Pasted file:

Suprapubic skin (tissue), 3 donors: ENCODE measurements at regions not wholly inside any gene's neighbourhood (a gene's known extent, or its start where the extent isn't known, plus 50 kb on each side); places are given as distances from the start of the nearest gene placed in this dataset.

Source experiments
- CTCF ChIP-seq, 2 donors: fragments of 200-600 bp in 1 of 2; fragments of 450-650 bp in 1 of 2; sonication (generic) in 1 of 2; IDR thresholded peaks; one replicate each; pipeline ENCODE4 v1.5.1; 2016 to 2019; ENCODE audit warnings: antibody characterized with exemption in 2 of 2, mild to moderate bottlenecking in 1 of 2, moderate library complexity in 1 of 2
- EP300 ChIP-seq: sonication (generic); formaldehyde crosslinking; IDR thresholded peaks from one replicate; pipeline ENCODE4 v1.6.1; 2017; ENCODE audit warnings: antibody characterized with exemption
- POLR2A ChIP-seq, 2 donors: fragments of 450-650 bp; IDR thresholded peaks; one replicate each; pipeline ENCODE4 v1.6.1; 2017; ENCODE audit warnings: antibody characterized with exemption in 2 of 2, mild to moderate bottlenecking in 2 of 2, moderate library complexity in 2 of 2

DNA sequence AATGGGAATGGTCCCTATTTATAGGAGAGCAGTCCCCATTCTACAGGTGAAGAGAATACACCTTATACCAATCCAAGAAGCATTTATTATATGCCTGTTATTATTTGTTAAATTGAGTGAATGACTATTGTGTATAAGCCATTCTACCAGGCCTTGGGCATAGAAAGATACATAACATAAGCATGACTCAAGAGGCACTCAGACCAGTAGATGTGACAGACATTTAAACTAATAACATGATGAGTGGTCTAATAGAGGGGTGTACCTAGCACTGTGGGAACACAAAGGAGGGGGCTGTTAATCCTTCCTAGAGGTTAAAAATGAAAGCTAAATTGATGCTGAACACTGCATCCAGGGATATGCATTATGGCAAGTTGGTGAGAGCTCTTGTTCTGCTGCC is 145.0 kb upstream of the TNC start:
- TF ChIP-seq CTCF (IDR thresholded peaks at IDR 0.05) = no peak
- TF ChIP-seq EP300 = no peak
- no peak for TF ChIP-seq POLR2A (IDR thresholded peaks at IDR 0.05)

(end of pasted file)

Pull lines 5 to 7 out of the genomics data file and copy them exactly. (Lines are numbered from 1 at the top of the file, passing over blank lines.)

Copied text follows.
- POLR2A ChIP-seq, 2 donors: fragments of 450-650 bp; IDR thresholded peaks; one replicate each; pipeline ENCODE4 v1.6.1; 2017; ENCODE audit warnings: antibody characterized with exemption in 2 of 2, mild to moderate bottlenecking in 2 of 2, moderate library complexity in 2 of 2

DNA sequence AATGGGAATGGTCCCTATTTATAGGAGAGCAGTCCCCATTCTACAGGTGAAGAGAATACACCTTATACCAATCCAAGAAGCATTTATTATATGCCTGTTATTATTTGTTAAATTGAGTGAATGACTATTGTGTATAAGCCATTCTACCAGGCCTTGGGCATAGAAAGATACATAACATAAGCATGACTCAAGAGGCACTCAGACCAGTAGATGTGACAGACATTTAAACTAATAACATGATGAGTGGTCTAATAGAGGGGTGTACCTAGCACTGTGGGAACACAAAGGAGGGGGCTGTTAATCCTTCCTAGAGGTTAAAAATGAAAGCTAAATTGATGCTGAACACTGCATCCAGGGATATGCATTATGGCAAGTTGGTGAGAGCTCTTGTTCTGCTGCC is 145.0 kb upstream of the TNC start:
- TF ChIP-seq CTCF (IDR thresholded peaks at IDR 0.05) = no peak